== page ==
Afternoon tea at New Day Cafe is irresistible. Not for the tea, but for the cake, which is, quite frankly, to die for.
And after two weeks of being confined to barracks with the ‘flu, I was more than ready for a sumptuous tea out.
It was election day in New Zealand when we decided to make this particular tea-and-cake run, so after performing our democratic duty at the local hall, we zipped the few minutes to the Parua Bay shopping centre.
Fondly, I think of New Day Cafe as die Konditerei (German for pâtisserie), mainly because I have loved the word since I first heard it in a high-school German class, but also because of the wonderful cakes make by Michelin chef Sabine, who owns New Day Cafe with husband Frank.
My marks out of 10?
CUP 8: White fine-bone china with a gold rim. Good shape and feel. Pretty.
TEA 6: English breakfast. Sadly, the tea doesn’t live up to the standard of the food or the coffee. It’s flat. I talk about this with Frank, and he says that at home in Germany they always had good loose-leaf tea. “But people here don’t seem to care about tea as much as they do about coffee,” he says. But there is hope; New Day stocks a range of Kerikeri Tea’s loose-leaf herbal teas, and Frank is thoughtful when I suggest adding one of the company’s black teas to the menu. The campaign continues.
SETTING 9: New Day Cafe is charming, despite being located in a block of suburban shops. It’s the little things that do it; checked tablecloths and flowers in an old teapot. Pots of fresh herbs. Wicker chairs with throws. And did I mention the food?
It’s serendipity pure and simple that brings me to the Towai Tavern, a pub often passed but never entered until now.
The plan was to stop at old favourite 39 Gillies Street Cafe, but it’s closed when I hit Kawakawa at 10 past 3 (what is it with cafes being closed at afternoon tea time?).
So I roll on south, my tongue hanging out (the last cup of tea was at 7am) and wondering if the Hukerenui cafe and pub will be open.
But 7 kilometres north of Hukerenui, there’s the Towai Tavern waving a free-range menu at me, and on impulse I stop.
It’s not without trepidation. Northland is full of historic old pubs with decor circa 1970 and a clientele more interested in whether Lion Red is on tap than in discussing the merits of afternoon tea.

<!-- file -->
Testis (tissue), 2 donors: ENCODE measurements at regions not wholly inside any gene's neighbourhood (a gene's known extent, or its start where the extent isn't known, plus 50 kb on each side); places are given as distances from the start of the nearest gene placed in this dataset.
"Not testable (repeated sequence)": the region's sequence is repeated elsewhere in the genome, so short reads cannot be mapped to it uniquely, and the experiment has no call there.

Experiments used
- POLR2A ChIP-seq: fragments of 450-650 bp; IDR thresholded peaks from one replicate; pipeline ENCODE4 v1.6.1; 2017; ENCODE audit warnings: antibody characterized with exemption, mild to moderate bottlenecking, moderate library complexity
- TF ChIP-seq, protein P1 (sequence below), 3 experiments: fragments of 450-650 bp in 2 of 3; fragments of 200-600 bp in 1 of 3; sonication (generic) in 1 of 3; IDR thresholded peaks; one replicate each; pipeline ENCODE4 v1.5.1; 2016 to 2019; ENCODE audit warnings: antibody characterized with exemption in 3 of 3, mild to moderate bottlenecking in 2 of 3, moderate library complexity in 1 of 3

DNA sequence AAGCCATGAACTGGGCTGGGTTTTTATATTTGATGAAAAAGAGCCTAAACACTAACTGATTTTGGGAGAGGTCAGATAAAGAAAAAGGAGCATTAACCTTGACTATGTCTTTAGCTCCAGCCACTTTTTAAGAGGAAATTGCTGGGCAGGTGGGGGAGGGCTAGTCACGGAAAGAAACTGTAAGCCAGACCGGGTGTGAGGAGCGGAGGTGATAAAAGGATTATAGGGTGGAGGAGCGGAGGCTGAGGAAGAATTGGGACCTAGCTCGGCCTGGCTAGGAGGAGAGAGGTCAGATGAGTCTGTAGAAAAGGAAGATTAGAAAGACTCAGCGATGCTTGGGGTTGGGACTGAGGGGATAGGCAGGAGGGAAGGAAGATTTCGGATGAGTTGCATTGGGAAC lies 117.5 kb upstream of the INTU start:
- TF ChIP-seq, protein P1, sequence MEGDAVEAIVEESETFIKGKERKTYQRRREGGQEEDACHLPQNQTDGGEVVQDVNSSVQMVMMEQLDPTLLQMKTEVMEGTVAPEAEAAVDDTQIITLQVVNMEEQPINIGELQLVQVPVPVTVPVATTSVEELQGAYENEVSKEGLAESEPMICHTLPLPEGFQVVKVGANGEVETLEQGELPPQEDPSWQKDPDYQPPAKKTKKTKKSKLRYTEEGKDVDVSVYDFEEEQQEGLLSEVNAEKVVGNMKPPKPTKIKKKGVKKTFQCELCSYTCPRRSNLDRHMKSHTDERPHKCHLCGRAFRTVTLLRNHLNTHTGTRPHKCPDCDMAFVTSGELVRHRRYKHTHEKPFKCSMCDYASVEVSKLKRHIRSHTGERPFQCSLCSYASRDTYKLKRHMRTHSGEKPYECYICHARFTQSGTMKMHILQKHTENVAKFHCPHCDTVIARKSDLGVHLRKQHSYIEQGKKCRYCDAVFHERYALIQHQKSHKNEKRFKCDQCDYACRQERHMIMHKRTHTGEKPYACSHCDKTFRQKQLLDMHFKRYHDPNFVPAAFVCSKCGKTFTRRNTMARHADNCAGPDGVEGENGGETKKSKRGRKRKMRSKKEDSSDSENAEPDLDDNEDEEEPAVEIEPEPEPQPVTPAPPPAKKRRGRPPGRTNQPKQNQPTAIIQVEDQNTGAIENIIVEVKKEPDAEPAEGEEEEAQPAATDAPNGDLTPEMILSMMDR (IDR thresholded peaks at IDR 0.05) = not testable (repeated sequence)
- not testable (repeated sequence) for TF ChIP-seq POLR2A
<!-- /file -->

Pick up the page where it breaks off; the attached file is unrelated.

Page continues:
So it’s fair to say my expectations are low, a position that would have probably been justified if I’d arrived just a few short weeks earlier.
But the 145-year-old Towai Tavern is under new management, taken over by a family with no pub experience but with a penchant for good food and hanging white lace curtains at the windows in the public bar.
The bloke behind the bar greets me as I enter and doesn’t look at all put out when I tell him I’m hoping for tea.
There’s a sign on the bar advertising pork sandwiches and I ask if it’s free-range.
“Absolutely,” he says. “My aunty won’t have factory-farmed meat in the place. And it’s all New Zealand produce too,.”
He points to a sign saying the Towai Tavern features all-New Zealand produce (later, I find a Facebook post by New Zealand First leader Winston Peters, who visited on August 13 and was photographed with the winners and the losers of the inaugural Mangawhai/Towai pool contest, and made the point that the pub’s grub would be 100 per cent New Zealand produce if only coffee beans didn’t have to be imported).
The barman and I chat about the advantages of good-quality New Zealand produce while he makes my tea and I choose a piece of carrot cake from the display cabinet (the home-made pies look fantastic, but would spoil my dinner). Then he suggests taking a seat in the “history corner” of the dining room (old photographs on the walls) and says he’ll bring my afternoon tea over.
Towai in the old days. The dirt road in the foreground is State Highway 1.